I've been away for awhile, but now I'm back and surrounded by the familiarity from my younger days. There is the same coffee table, now scratched with age. Up against the wall near the stairs is the stereo console with the built-in turntable, except the needle is broken. The brown couch I am sunk in is threadbare and faded. Yes, it's all familiar and so is the reminder that I don't belong here.
Even though I grew up in this house, I never considered it home. The once brightly painted walls are dingy, the plush carpet, worn down almost to the bare floor. Mom wasn't big on decorating. She concentrated more on preparing for her place in heaven. Beth, Eric and I were expected to do the same. Imagine being required to focus on a place of dubious existence during a time when we were celebrating a won war; a time when the pulsating, unique beat of rock and roll began to pour through the woodwork and into our hungry souls; a time when black and white televisions took up prominent space in the living rooms of our Long Island neighbors. A new world was opening up, one with a variety of mind-expanding ideas, ideas my mother believed were inspired by the devil himself.
But I am older now and young men are being drafted into another war, this one undeclared, and the music is filled with protest and anger. It's a time for questions.
I have Sunday's Newsday scattered around me and the radio dial on a top forties station. Dust motes drift in the sunlight streaming through the window and I want to be one of them, the tiniest of specks freer than I will ever actually be. And, normally I would feel relaxed in my jeans and oversized shirt-a shirt that had been my father's-but I am far from comfortable. Maybe it's because Sundays were never a jeans and sloppy shirt day. No, there were years of frilly dresses and patent leather shoes, and being forced to stay dressed that way throughout the Seventh Day set aside for rest and worship. I was a child. I had too much energy to rest, and what did I care about worship?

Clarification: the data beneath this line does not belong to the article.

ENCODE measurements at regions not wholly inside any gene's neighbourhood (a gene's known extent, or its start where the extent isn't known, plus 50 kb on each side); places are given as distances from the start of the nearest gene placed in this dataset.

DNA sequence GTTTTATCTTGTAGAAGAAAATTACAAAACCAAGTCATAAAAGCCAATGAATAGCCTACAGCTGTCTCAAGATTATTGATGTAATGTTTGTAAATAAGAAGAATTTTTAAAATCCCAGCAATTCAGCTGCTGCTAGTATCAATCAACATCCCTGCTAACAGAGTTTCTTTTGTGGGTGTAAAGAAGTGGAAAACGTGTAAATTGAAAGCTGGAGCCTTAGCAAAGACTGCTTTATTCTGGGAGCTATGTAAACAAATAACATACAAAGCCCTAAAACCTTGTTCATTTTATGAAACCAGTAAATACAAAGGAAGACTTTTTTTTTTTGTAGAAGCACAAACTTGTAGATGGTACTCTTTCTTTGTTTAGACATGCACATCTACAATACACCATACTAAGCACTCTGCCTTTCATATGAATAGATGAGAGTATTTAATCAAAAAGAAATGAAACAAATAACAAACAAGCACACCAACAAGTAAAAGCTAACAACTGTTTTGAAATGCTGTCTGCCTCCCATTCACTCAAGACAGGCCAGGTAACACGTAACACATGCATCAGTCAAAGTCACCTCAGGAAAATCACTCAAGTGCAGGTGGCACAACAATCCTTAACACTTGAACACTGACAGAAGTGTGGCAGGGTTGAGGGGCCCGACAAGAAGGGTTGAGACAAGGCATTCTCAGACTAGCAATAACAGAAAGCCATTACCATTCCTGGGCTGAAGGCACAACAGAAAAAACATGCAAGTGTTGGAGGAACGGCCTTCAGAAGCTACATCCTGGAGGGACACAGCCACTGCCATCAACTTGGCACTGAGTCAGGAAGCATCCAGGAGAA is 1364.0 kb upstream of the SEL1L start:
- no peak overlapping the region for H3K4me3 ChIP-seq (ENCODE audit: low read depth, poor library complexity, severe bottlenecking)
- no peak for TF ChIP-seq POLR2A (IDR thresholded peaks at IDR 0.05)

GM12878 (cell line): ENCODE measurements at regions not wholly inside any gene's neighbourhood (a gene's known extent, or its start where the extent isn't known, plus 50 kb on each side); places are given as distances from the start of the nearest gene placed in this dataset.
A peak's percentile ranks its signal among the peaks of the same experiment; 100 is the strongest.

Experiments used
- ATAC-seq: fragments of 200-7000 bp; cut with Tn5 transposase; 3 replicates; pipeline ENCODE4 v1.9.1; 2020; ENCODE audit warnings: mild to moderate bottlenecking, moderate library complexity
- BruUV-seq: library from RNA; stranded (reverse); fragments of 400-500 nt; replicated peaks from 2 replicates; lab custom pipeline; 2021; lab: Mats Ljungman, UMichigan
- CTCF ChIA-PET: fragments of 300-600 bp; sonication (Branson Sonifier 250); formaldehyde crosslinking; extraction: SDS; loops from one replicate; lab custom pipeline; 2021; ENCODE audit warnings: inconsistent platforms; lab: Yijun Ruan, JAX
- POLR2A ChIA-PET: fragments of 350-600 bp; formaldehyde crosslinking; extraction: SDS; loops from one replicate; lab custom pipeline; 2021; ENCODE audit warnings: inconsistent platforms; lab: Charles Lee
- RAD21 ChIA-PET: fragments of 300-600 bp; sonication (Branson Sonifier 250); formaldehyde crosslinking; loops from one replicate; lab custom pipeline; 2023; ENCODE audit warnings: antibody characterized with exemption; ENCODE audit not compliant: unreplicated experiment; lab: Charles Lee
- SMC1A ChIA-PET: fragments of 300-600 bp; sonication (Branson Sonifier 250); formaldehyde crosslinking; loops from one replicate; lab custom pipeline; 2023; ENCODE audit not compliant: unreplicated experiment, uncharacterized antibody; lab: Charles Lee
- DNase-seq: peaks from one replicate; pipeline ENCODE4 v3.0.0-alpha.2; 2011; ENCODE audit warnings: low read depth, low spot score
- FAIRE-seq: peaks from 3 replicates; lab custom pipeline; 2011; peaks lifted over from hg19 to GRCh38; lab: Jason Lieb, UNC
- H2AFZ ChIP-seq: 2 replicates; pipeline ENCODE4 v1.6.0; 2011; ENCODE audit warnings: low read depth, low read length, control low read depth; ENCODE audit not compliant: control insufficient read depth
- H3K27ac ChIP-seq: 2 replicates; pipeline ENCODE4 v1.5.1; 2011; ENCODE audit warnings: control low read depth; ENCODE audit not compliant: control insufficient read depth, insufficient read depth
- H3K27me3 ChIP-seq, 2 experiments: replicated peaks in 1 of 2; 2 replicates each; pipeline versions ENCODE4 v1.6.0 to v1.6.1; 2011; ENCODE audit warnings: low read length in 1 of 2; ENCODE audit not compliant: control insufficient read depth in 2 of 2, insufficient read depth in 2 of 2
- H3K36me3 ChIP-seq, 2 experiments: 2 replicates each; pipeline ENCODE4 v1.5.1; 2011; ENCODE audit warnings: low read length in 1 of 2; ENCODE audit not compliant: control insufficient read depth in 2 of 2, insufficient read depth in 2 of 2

All the leaves are brown and the sky is grey...
I've been for a walk on a winter's day...
I turn the page of the newspaper from a photograph of two young boys, younger than me, burning their draft cards protesting the Vietnam mess. The following page has an article about the abortion rally in New York. Curiously, there was a sidebar advertisement of a young glowing mother holding her infant. The ad was for Gerber's Baby food. I was debating if the layout was intentional when I heard a car pull into the driveway. That would be Beth. I took a deep breath. One has to prepare for my sister who does piety the way some folks do drugs, and she overdoses on Sunday.
Stepped into a church I passed along the way...
Three car doors slammed shut. No surprise there.
I got down on my knees and pretend to pray....
The front door opened with Beth already in mid-sentence.
"---was one of your best sermons yet, Eric." She swept into the room, her hefty Bible cradled in her arms. My brother Eric held the door opened for Jenny.
Dear reader, if you want to know what happens next, please let me know.